The question of whether China will support North Korea militarily if war breaks out on the Korean Peninsula is once again becoming the topic of discussion. After being dismissed as a belief of the past, the question of China’s automatic intervention on North Korea’s behalf in a military conflict is being talked about as the signing of the two countries’ friendship treaty marks its 50th anniversary. The development is both concerning and regrettable, and demonstrates just how troubling the political situation on and around the peninsula is becoming.
Article II of the Sino-North Korean Treaty of Friendship, Cooperation and Mutual Assistance, which marks its 50th anniversary today, states, “In the event of one of the Contracting Parties being subjected to the armed attack by any state or several states jointly and thus being involved in a state of war, the other Contracting Party shall immediately render military and other assistance by all means at its disposal.”
This provision was dismissed as nothing more than a dead letter as the political situation changed after the Cold War and Seoul established diplomatic relations with Beijing. But circumstances have changed with the recent rise in tensions between North Korea and South Korea. Last year, a spokesperson for the Chinese Foreign Ministry even stated outright that there were no plans to amend or abolish the provision in question.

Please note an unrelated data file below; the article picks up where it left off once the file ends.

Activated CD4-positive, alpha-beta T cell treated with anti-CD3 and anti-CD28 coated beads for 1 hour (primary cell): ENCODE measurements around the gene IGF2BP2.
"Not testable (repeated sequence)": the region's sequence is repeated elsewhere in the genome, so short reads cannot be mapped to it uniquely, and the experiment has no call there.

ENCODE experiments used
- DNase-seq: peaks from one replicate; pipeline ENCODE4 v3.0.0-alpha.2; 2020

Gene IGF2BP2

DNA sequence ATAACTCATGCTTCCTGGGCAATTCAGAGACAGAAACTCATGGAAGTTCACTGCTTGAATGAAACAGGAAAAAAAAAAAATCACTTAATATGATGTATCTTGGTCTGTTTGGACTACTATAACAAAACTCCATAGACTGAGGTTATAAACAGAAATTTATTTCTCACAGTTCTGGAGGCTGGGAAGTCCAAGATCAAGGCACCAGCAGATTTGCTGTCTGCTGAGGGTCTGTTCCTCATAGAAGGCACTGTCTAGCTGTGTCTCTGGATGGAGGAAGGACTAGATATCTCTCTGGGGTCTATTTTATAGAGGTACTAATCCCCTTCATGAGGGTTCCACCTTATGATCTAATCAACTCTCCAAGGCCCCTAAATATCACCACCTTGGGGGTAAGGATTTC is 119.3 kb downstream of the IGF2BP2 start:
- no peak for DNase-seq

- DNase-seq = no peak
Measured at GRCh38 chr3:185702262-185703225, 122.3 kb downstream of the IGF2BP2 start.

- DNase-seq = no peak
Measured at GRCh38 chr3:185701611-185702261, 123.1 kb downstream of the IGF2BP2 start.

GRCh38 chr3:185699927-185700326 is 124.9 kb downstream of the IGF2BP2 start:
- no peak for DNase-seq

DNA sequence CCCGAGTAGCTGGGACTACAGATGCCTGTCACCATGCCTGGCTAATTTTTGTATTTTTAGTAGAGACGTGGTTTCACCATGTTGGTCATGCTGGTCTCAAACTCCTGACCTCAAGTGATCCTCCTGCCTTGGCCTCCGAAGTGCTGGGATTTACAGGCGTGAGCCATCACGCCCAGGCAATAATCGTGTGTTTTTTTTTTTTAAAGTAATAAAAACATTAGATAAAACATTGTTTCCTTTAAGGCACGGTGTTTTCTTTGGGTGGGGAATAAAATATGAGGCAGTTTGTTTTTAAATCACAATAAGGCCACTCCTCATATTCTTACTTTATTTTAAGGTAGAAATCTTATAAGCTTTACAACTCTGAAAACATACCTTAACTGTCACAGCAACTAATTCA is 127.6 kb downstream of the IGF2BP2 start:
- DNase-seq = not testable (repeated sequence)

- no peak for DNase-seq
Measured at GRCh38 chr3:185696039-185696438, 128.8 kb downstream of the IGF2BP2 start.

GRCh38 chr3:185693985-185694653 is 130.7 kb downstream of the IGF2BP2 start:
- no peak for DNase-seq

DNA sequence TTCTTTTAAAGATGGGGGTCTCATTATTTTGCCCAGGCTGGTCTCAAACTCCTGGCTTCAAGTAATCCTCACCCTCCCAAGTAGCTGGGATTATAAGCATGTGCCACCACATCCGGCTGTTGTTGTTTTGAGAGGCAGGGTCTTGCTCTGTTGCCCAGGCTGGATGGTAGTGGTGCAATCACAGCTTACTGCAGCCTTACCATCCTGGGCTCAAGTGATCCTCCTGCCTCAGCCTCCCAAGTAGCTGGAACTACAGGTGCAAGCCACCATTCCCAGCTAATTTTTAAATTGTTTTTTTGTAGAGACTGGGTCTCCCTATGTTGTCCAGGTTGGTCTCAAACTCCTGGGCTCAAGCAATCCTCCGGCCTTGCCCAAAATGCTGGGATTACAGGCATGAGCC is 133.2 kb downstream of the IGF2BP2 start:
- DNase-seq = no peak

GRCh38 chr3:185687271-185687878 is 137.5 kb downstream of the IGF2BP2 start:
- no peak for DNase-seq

This is not a problem for North Korea and South Korea alone. The United States, Japan, and Australia launched joint military exercises Saturday in the waters off the northwest coast of Borneo. This area is in the vicinity of the Spratly (Nansha) Islands, where China and surrounding Southeast Asian countries are currently clashing over sovereignty. The United States either has held or plans to hold joint military exercises in the South and East China Seas with the Philippines, Vietnam, and Taiwan. At last month’s foreign and defense minister (2 plus 2) summit between the United States and Japan, the two countries made plans to beef up their three separate tripartite alliances with Australia, South Korea, and India. This was clearly a move targeting China. Naturally, Beijing has objected, and the regional arms race is picking up steam.
In the broad scheme of things, inter-Korean tensions are a product and driving force of upheaval in an East Asian political situation that is rapidly developing into a confrontation pitting a southern bloc led by the United States on one side against a northern bloc led by China on the other. Increased South Korean participation in the southern bloc will lead Pyongyang and Beijing to band together more tightly. We need to examine the significance of the renewed debate of China’s automatic military intervention within this context.
The problem is that this confrontation between blocs, which prioritizes the strategic interests of major powers, does not tally with the interests of the Korean people. It is exceedingly dangerous for North Korea and South Korea to participate as a sub-system in these powers’ New Cold War bloc strategy. It prolongs a national division that has already dragged out for sixty years, and a worst case scenario could see the Korean Peninsula turning into a battlefield once again irrespective of our wills. Rather than fighting, North Korea and South Korea should be summoning the wisdom to prosper together. That is the only way for both to survive.
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